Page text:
My wife volunteers for an organization that sends boxes of care items to impoverished children worldwide every Christmas season that also open up doors for sharing the gospel in these regions. She annually polls churches in our region for how many of these shoe-boxes they would like to fill and have distributed. There is one church in particular that has turned her down every year. When this opportunity is brought to their attention she has received some interesting responses.

Once she was describing the program to a secretary a few years ago and the secretary said that they don't focus on global issues. They try to only help those right here in this little town. Amazingly, the church ended up packing and sending shoe-boxes anyway.

This year, she brought the issue up again and asked if they'd be donating and they again declined stating that they are making "care packages" of some sort of local children in foster care. This is a commendable thing, caring for the kids separated from their biological moms and dads for a variety of reasons, leading them to feel I'm sure quite forgotten, lonely and without love.

My challenge to this church, and to you is this: This is not an "either-or" situation. We don't need to either be local community-minded or globally-minded. We need to be both. We need to care about the poverty in the streets of Stockton, Modesto, Turlock, Manteca, Riverbank and Oakdale as much as the poverty in the streets of Jakarta, Kathmandu, Tegucigalpa, Aleppo, Mumbai, and Port-Au-Prince.

Here, we have hospitals, social services, aid organizations, police to protect them, churches that see those struck by poverty as individuals, not a problem of numbers and statistics. "Over there", aid agencies are financially strapped and governments are increasingly cracking down on outside influence and access to the impoverished. Hospitals are under-staffed, under-funded, few and far-between. Churches, if they exist in the area, are usually small and as poor as the region they reside in. Police notoriously stay out of international slums, allowing for exploitation, forced labor, human trafficking and violent crimes to go unpunished and unchallenged.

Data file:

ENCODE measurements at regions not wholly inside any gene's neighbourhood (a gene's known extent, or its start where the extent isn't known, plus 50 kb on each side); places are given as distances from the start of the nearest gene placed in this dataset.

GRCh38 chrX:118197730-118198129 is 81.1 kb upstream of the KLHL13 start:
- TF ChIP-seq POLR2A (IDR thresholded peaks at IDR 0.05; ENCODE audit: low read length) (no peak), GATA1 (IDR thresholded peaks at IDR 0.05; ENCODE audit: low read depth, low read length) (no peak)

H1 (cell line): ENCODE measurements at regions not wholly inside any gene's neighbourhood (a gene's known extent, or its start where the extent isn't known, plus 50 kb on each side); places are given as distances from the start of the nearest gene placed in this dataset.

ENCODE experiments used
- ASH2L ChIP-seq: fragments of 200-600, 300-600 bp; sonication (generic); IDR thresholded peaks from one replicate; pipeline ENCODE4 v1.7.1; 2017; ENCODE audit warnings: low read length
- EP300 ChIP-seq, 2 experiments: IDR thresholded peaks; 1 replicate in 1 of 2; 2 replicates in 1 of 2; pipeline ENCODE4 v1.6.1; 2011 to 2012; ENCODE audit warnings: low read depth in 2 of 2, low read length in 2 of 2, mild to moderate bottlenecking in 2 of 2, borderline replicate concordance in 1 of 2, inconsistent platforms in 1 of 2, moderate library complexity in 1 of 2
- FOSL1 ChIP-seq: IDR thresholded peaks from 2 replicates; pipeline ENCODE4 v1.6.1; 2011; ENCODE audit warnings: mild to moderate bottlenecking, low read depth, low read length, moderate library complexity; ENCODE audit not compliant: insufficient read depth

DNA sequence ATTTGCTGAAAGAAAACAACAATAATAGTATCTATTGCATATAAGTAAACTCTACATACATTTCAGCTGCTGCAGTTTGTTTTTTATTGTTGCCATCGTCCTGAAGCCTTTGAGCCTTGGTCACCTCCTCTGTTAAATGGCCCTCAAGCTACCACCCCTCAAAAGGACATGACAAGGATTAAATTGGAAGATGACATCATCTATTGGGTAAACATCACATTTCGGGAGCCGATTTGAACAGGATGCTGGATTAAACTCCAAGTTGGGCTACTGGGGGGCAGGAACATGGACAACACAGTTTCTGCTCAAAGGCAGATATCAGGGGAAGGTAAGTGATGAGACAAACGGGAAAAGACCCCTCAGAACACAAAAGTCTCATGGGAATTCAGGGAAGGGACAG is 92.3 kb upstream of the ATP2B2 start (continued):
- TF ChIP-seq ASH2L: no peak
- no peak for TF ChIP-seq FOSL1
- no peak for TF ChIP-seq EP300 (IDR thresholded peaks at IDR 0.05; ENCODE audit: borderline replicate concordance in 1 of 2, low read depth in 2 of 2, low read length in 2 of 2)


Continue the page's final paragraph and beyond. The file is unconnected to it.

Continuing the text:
Their problem is our problem. As long as we do nothing to stop it, give it no passing thought, no prayer, no part of ourselves to the solution, we are allowing this to go on. Not just in Mumbai, but here, at home. Their exploitation is our exploitation. Their pain is our pain. Their suffering is our suffering. We were never given the liberty to ignore the plight of the poor and the lost.

But what can we do, right?

Here's a quick suggestion, because this is not an easy transition to make from thinking in a sort of a "them" and "us" dichotomy to thinking "they are us" globally, just start by praying.

Like me, you may need to repent for not caring, for ignoring, or for being too wrapped up in providing comfort for yourself to feel the empathy (that our bodies were designed to actually be able to feel for a reason). Ask God to break your heart. No, seriously. Ask God to break your heart for the poor and the lost. Look for Jesus in your interactions with others as you talk about poverty. Listen for apathy in your life and pray for it to be replaced with a sense of purposeful empathy to be His image-bearing, heaven-revealing Jesus-follower right here on earth... the whole earth.